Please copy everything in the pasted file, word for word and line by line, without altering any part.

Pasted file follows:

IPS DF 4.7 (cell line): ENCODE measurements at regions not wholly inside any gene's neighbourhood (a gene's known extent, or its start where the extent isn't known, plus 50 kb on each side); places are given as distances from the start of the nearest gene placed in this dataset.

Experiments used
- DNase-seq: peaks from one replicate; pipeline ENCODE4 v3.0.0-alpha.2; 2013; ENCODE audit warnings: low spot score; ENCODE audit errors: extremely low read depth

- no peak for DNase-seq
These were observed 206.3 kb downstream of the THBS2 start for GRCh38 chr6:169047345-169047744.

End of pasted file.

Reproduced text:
IPS DF 4.7 (cell line): ENCODE measurements at regions not wholly inside any gene's neighbourhood (a gene's known extent, or its start where the extent isn't known, plus 50 kb on each side); places are given as distances from the start of the nearest gene placed in this dataset.

Experiments used
- DNase-seq: peaks from one replicate; pipeline ENCODE4 v3.0.0-alpha.2; 2013; ENCODE audit warnings: low spot score; ENCODE audit errors: extremely low read depth

- no peak for DNase-seq
These were observed 206.3 kb downstream of the THBS2 start for GRCh38 chr6:169047345-169047744.